The UV-visible spectra of the samples were obtained on microplate spectrophotometer (Epoch BioTech) with the Thermo Scientific Varioskan Flash spectral scanning method.
2.2. Preparation of the Metal Complexes
Na[B(Cit)(OH)2]·2H2O (Scheme 1(a)), Li[B(Sal)(OH)2] (Scheme 1(b)), Mg[B(Sal)(OH)2]2·H2O (Scheme 1(b)), and Na[B(Glu)(OH)2]·2H2O (Scheme 1(c)) complexes (4) were synthesized as previously described ; the synthesized metal complexes and ligand were specified by chemical analysis, melting point measurements, thermal analysis, FT-IR analysis, 1H-NMR and 13C-NMR analysis, 13C MAS NMR analysis, 11B MAS NMR, crystallographic studies, and ultraviolet-visible (UV-vis) physicochemical characterization .
2.3. DNA Binding Experiments
In these studies, all complexes were dissolved in sterile distilled water to have the desired pH 7.1. All experiments involving the interaction of complexes with DNA were fulfilled in buffer . The spectroscopic titrations were performed by adding increasing amounts (50 and 100 μL) of DNA to a solution of the complex (100 μM) at a constant concentration; UV-vis spectra were performed after each addition of sample [28, 29].
2.4. Electronic Absorption Spectra
The experiment of electronic absorption spectra was fulfilled with constant concentration of the complexes (100 μM), whereas the concentration of DNA was gradually increased. When the absorption spectra were measured, an equivalent amount of DNA was added to all the complexes solutions and the control solution to eliminate the absorbance of DNA itself. The solutions of DNA were allowed to incubate for 3 h at 37°C before the absorption spectra were carried out.
2.5. DNA Cleavage Experiments
The extent of cleavage of DNA was observed by agarose gel electrophoresis. A solution containing 25 μL of CT-DNA (1,67 ng/μL), HCl (50 mM), pH 7.10, NaCl (50 mM), the complexes (50 mM), and H2O2 (60 mM) was incubated for 3 h at 37°C. The electrophoresis experiment was carried out at 75 volt for 3 h in a TBE buffer. The gel was then stained by 3xGelred(Biotium) fluorescent nucleic acid dye for 30 min by shaking 1 μg and photographed using Doc EZ gel imaging system (Bio-Rad) under ultraviolet light . All experiments of the cleavage of the DNA were conducted at room temperature.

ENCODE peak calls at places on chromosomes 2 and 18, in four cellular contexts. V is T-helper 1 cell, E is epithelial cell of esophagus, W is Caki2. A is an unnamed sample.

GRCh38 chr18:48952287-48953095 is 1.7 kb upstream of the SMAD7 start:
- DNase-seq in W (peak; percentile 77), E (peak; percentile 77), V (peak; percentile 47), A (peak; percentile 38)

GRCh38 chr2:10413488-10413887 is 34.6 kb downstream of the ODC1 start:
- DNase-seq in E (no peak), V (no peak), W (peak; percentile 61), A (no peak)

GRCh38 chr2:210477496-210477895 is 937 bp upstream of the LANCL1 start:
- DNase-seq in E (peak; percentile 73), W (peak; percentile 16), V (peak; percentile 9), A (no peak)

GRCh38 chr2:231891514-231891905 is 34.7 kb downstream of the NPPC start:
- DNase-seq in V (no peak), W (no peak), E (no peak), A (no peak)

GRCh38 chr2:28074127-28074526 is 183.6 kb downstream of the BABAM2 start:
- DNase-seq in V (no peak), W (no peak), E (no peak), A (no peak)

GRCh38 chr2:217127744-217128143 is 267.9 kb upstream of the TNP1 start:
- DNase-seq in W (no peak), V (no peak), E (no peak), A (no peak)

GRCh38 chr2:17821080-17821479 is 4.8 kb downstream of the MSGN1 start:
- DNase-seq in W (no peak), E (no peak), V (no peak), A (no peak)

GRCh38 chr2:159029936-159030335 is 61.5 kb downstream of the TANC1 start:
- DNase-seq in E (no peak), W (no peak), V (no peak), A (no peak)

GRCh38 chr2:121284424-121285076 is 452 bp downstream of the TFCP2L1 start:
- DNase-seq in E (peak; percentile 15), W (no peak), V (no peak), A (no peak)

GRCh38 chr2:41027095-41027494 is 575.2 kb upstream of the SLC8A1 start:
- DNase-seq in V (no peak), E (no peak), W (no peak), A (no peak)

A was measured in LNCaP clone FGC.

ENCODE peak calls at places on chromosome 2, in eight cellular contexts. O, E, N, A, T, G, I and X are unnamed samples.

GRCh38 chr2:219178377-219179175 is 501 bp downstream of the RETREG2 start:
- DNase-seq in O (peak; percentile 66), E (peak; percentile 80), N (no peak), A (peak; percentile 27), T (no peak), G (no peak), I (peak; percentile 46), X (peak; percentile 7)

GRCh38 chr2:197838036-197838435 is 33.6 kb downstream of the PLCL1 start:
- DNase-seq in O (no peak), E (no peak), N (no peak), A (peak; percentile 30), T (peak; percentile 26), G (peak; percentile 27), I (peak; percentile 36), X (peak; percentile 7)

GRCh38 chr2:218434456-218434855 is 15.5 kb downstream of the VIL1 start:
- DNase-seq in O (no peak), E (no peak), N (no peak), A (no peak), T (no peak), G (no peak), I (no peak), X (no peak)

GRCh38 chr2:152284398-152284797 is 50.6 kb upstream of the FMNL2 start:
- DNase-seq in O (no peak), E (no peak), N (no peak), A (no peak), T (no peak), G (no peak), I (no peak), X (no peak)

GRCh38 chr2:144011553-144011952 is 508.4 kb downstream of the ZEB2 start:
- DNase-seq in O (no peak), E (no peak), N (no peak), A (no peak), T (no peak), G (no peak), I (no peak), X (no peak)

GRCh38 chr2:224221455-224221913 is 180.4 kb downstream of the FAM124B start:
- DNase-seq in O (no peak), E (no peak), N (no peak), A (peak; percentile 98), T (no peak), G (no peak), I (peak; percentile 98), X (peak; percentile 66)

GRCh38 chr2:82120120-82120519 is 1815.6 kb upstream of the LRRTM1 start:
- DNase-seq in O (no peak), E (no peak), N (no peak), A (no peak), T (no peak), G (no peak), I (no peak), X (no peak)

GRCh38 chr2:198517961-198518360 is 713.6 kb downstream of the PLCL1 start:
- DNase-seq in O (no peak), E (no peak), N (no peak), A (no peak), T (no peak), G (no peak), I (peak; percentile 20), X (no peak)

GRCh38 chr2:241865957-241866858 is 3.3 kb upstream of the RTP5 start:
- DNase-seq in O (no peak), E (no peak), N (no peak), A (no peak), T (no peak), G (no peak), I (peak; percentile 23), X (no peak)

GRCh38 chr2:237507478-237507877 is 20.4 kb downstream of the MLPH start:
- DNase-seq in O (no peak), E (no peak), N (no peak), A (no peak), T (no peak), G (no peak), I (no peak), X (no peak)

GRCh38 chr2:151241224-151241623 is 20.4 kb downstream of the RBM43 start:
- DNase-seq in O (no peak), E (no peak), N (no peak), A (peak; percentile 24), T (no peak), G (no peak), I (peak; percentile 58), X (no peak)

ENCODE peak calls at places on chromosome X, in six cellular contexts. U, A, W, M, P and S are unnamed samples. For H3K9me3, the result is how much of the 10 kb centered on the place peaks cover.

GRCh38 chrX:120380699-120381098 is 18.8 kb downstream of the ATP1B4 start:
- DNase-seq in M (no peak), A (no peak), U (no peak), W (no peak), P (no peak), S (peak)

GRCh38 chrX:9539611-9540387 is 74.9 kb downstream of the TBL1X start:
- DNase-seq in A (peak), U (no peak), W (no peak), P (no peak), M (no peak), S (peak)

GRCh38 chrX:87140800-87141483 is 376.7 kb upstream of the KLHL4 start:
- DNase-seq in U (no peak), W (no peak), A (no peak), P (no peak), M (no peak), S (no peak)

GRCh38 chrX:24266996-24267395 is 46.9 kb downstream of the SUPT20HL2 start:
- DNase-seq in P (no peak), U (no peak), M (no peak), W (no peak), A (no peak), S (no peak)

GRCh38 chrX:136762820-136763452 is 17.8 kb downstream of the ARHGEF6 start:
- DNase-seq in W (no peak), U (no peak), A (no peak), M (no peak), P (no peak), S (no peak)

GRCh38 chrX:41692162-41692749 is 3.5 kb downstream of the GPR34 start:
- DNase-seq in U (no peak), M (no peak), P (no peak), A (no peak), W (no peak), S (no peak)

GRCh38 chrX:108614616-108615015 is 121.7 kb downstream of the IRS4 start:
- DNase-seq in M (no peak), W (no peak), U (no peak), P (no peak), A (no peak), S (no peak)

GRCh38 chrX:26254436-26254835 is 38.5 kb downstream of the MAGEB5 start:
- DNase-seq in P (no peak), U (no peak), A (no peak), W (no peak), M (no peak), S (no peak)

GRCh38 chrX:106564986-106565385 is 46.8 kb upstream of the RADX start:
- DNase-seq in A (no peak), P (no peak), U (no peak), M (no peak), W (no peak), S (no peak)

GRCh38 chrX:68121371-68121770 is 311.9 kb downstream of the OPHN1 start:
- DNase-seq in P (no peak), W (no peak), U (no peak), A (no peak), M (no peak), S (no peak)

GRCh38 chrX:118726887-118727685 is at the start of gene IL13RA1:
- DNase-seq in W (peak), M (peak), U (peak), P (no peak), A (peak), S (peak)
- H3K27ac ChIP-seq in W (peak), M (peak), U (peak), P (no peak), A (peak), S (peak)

2.6. Viscosity Experiments
Viscosity measurements were conducted using an Ubbelodhe viscometer, which was submerged in a thermostatic water-bath kept at a fixed temperature at 25°C. The complexes (10–15 μM) were put in the DNA solution (15 μM) which was presented in the viscometer. The flow time of each complex was measured by a digital stopwatch. Data are displayed as versus binding ratio , where η and are the viscosity of DNA in the presence and absence of the complexes. Viscosity values were calculated from the observed flow time of DNA containing solutions corrected from the flow time (), [31–33].
3. Result and Discussion
3.1. Electronic Absorption Spectra
The application of electronic absorption spectroscopy in DNA binding investigations is one of the most noteworthy methods . The DNA binding studies of the boron complexes were investigated by the absorption spectra via the changes observed in the absorbance and shift in the wavelength. The absorption spectra of Na[B(Glu)(OH)2]·2H2O, Na[B(Cit)(OH)2]·2H2O, Li[B(Sal)(OH)2], and Mg[B(Sal)(OH)2]2·H2O complexes in the absence and presence of CT-DNA are shown in Figures 1(a), 1(b), 1(c), and 1(d), respectively. The interaction of Na[B(Glu)(OH)2]·2H2O, Na[B(Cit)(OH)2]·2H2O, Li[B(Sal)(OH)2], and Mg[B(Sal)(OH)2]2·H2O complexes with DNA was monitored by UV-visible spectra. The observed maximum wavelength of complex 1 shifted from 245 nm to 300 nm (Figure 1(a)), and complex 2 from 265 nm to 320 nm (Figure 1(c)), and complex 3 and complex 4 showed band at around 270 nm (Figures 1(b) and 1(d)) when the complexes interacted with the DNA. The absorption bands of Na[B(Glu)(OH)2]·2H2O (1) and Li[B(Sal)(OH)2] (3) complexes showed significant hypochromism. Na[B(Cit)(OH)2]·2H2O (2) and Mg[B(Sal)(OH)2]2·H2O (3) complexes also exhibited hypochromism. The hypochromic impact, which is a characteristic of intercalation binding to DNA, has been usually identified with the interaction between the electronic states of the complexes and those of the DNA bases . Thereby, the spectroscopic modification suggested that all of the compounds, usually complex 1 and complex 3 had strong interaction with DNA.
3.2. DNA Cleavage Activity